Depression continues to be shrouded by multiple clinical viewpoints and social stigma. Studies show that 17% of adults will be diagnosed with depression in their lifetime. Every thought we have is actually a chemical reaction. Each brain cell, as it sends a “thought” message to another cell, releases a neurotransmitter chemical. The neurotransmitter is then “received” by one of our other brain cells. That is the biology of thought. Altered thoughts occur when there are too little or too many neurotransmitters, or if the receiving brain cell cannot properly recognise the neurotransmitter.
We do have thought patterns and habits, but the root of “depressive” thought habits is often the pressure created by neurotransmitter imbalances that alter our capacity to think appropriately. Stress is best defined as our resistance to life events. When our life wishes are unrealistic, or when we argue with the facts of life, we feel stress. In time this conflict creates oxidative stress in the brain, fueled by the “stress response” from our adrenal glands and immune system. Genetic susceptibilities play a role as well.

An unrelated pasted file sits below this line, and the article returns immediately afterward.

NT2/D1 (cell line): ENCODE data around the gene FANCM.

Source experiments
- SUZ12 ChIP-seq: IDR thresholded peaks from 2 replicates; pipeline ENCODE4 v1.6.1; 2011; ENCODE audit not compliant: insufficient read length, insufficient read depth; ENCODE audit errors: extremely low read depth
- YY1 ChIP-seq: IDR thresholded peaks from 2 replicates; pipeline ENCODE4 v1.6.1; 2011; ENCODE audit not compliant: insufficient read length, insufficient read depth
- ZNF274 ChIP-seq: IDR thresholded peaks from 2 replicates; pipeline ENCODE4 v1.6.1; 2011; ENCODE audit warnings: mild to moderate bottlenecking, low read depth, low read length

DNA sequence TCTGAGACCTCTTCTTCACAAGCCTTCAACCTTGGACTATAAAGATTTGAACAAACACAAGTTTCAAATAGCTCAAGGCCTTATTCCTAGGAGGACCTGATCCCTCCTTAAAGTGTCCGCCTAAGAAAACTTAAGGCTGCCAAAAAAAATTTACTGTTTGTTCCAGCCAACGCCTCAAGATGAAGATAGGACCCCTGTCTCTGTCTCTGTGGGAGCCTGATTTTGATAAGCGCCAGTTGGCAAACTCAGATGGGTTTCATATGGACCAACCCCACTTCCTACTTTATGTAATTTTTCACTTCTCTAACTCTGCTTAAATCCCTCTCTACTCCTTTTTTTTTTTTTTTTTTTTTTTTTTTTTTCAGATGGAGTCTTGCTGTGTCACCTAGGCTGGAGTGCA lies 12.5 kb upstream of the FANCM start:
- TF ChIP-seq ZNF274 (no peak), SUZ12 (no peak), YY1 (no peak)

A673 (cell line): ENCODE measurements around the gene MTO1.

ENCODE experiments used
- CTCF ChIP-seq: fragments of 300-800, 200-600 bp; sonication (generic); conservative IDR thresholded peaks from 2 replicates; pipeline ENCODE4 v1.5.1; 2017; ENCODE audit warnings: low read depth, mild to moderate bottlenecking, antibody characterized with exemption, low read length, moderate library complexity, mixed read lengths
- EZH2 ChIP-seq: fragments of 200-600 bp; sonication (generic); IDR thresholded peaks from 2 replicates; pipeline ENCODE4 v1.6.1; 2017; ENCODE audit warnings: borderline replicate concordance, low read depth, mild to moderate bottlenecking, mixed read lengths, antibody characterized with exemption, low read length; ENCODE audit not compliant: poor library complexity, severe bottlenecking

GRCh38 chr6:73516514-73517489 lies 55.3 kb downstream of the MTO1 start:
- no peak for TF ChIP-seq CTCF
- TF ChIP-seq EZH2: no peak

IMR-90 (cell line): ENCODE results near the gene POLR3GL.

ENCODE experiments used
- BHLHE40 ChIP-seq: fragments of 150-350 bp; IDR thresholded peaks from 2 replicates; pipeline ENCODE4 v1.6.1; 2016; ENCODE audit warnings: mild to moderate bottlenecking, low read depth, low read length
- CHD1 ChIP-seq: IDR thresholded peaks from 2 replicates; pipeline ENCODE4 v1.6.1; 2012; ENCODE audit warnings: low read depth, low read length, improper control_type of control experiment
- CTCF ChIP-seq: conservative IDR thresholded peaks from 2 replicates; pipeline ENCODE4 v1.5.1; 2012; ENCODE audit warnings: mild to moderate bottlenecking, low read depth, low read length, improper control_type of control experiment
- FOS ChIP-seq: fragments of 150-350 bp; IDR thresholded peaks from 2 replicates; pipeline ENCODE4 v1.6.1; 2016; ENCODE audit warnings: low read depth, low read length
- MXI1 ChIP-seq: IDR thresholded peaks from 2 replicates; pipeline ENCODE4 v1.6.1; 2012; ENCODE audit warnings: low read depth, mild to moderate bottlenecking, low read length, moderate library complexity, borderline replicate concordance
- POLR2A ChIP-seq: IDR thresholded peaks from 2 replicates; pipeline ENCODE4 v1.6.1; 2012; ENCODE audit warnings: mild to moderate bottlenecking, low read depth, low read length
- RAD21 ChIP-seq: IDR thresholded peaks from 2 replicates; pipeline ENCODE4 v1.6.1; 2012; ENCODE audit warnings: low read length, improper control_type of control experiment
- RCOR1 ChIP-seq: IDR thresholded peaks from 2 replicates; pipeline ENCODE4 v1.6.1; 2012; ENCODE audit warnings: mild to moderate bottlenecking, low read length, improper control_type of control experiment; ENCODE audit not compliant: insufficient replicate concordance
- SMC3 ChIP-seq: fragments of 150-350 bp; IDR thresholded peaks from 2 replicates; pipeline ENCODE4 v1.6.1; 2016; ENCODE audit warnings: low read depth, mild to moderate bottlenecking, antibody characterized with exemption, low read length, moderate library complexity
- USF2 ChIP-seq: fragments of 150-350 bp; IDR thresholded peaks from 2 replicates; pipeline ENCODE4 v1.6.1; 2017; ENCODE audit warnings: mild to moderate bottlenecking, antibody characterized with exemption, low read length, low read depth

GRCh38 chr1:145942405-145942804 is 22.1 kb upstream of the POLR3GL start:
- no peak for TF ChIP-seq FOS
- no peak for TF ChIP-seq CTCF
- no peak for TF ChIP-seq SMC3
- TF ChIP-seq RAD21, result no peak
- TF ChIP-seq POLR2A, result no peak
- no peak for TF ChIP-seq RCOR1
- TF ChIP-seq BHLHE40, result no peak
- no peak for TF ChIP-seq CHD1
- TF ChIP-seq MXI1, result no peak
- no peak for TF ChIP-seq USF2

In a recent study, in the journal Current Neuropharmacology 2014 March; 12(2): 140- 147, the author describes a link between brain oxidative stress and psychiatric diseases. The REDOX imbalances at the root of oxidative stress normally do not exist in the brain due to the rich circulation and the prevalence of antioxidants. Another recent study in 2014 Oxidative Medicine and Cellular Longevity Vol.2014, Article ID 430216 , showed as we age, or are under extreme psychological stress, our REDOX potential changes (along with neurotransmitter balance) and our circulating antioxidants likewise drop. Without the presence of these intra-cellular antioxidant molecules, our brain cells cannot detoxify themselves, we loose our redox potential and fall victim to oxidative stress. Traditional treatment for depression includes pharmaceutical prescriptions. These medications force the brain to increase or decrease certain neurotransmitters, but do not correct the underlying oxidative stress. Thus, patients become permanent consumers of medications and treatment, controlling but not correcting their issues. Medications should never be changed without medical supervision, and can be life saving in certain situations. There can, however, be healthier options to balance our neurotransmitters and aid our treatment options for depression. Replenishing the brain with certain amino acid supplements can provide help.
An innovative approach, which gets at the root of our brain physiology, is supplementing our bodies with balanced REDOX molecules. There are no “side effects” like with prescription medicines. REDOX molecules restore the cellular redox potential, and thus minimise brain oxidative stress. This balances NT levels giving the opportunity for appropriate thought pathways to return.